Despite indications that the Obama administration is leaning toward a military strike in Syria, the U.S. could be hamstrung by its own desire to wait for the say-so from top U.S. allies.
Defense Secretary Chuck Hagel said Monday that the U.S. would only act in coordination with the international community, according to Reuters.
If President Obama's weekend phone calls are any indication -- he spoke with U.K. Prime Minister David Cameron and French President Francois Hollande -- that means Britain and France. But those nations could take longer than the U.S. to prepare for a possible strike, in response to an alleged chemical gas attack by the Assad regime.
Cameron, who is cutting his summer vacation short to lead a meeting of his National Security Council, is facing demands from British lawmakers to seek permission from Parliament first. Members of Parliament say they want to be recalled, so Cameron can make his case to them personally for any military intervention in Syria.
British officials have suggested that a vote from the U.N. Security Council -- where Russia and China have considerable sway -- may not be necessary. But Cameron risks a political thunderstorm if he proceeds with military action without some authorization from Parliament.
President Obama does not necessarily face the same hurdle in Washington. The War Powers Resolution technically requires the president to seek congressional authorization when the military is sent into "hostilities" for anything but a retaliatory attack or formally declared war. But presidents have routinely flouted or found ways around that resolution -- the resolution, for instance, did not stop Obama from teaming up with Britain and France for airstrikes in Libya against Muammar Qaddafi's government.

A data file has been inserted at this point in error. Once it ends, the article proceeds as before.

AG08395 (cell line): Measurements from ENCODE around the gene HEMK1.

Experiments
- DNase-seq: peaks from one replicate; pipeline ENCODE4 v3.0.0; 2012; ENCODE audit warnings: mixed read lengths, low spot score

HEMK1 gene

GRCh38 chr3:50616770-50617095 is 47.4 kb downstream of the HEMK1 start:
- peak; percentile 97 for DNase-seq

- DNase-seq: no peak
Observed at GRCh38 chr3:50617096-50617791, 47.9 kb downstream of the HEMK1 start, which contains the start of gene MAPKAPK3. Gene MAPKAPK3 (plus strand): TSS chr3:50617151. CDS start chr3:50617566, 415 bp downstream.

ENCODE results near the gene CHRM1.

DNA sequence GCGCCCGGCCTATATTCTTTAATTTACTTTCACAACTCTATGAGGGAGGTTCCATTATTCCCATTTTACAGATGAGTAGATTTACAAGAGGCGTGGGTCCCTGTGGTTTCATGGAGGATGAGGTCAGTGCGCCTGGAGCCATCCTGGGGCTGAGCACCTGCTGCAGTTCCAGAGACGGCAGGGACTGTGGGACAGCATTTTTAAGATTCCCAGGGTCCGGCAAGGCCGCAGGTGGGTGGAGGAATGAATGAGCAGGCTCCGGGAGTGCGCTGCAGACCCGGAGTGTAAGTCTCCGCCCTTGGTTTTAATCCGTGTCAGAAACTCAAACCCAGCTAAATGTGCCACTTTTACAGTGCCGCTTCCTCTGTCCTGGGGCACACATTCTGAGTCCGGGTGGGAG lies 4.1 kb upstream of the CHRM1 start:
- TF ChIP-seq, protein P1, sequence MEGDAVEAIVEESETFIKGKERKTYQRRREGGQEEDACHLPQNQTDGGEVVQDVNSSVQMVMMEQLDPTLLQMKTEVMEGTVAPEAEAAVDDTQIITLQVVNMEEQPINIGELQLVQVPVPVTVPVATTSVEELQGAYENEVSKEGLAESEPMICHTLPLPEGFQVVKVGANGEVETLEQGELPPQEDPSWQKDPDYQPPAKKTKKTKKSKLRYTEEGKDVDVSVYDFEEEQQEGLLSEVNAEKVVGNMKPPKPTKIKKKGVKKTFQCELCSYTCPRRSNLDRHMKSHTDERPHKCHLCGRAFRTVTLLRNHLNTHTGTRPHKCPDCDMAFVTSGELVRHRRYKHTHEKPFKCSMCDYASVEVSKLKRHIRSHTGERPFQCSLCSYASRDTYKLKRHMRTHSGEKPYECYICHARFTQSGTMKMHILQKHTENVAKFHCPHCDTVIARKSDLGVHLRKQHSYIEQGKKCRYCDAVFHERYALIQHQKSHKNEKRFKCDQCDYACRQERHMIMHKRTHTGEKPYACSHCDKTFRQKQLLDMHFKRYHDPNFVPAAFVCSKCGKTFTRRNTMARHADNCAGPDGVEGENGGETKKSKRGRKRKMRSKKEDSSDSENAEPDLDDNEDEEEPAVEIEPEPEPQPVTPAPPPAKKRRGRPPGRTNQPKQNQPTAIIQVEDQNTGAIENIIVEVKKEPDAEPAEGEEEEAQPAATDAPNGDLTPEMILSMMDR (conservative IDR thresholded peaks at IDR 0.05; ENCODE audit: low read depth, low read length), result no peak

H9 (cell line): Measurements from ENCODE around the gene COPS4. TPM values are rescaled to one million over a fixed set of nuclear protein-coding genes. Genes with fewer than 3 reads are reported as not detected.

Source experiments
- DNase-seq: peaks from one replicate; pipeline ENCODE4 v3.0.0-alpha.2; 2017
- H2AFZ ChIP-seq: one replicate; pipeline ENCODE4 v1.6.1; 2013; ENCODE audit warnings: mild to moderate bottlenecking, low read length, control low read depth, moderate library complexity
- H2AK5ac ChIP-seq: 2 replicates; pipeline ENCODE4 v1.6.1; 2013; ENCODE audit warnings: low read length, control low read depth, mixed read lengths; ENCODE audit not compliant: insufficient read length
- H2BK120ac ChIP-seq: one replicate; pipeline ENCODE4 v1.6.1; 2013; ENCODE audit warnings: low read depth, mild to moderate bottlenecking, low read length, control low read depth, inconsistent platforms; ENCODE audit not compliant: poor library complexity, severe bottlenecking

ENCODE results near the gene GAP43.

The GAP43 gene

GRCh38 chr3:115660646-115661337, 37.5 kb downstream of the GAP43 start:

In Congress, some high-ranking lawmakers have voiced support for a limited intervention anyway.
Sen. Bob Corker, R-Tenn., top Republican on the Senate Foreign Relations Committee, told "Fox News Sunday" that he would support a "surgical" response -- joining others in hinting at support for a missile strike. He drew the line at sending U.S. troops into the country, saying "boots on the ground" would not be acceptable.
Rep. Eliot Engel, D-N.Y., top Democrat on the House Foreign Affairs Committee, said Monday that "the United States in conjunction with our international allies have a moral obligation to help prevent the further use of these horrific weapons against civilians and take steps to tip the balance away from this brutal regime."
Still, the American public is deeply divided over the conflict in Syria. A recent Reuters/Ipsos survey said just 27 percent supported sending arms to Syrian rebels. A scant 12 percent supported airstrikes, while the most popular option seemed to be to do nothing at all.
The administration, and lawmakers, remain cautious about intervention, in part because of the difficulty in discerning which opposition groups to back. While the U.S. weighs a possible strike on the Assad regime, the head of the Al Qaeda-linked Nusra Front reportedly has threatened attacks on members of the Alawite community, the faith of Syrian President Bashar Assad.
While the U.S. and its allies deliberate, the Navy has sent four warships into the eastern Mediterranean Sea. According to senior U.S. defense officials, the four Destroyers are in position and would be capable of launching a missile strike at a moment's notice. Onboard each ship are up to roughly 90 Tomahawk missiles. U.S. military officials said the Pentagon is in a "watch-and-wait mode," and the decision rests with Obama. One official suggested it is unlikely the U.S. will launch any strike while U.N. inspectors remain on the ground, for fear they could be taken hostage.
The movement and deliberations come in response to allegations that the Assad regime launched a chemical attack last week that killed hundreds.
A United Nations team currently is in the country to investigate, though was fired upon by snipers Monday morning.
The U.S. is nearing its own conclusions in the meantime. A senior State Department official said Sunday that Secretary of State John Kerry made clear to international partners over the weekend that "there is very little doubt that a chemical weapon was used by the Syrian regime against civilians in this incident."
Fox News' Jennifer Griffin contributed to this report.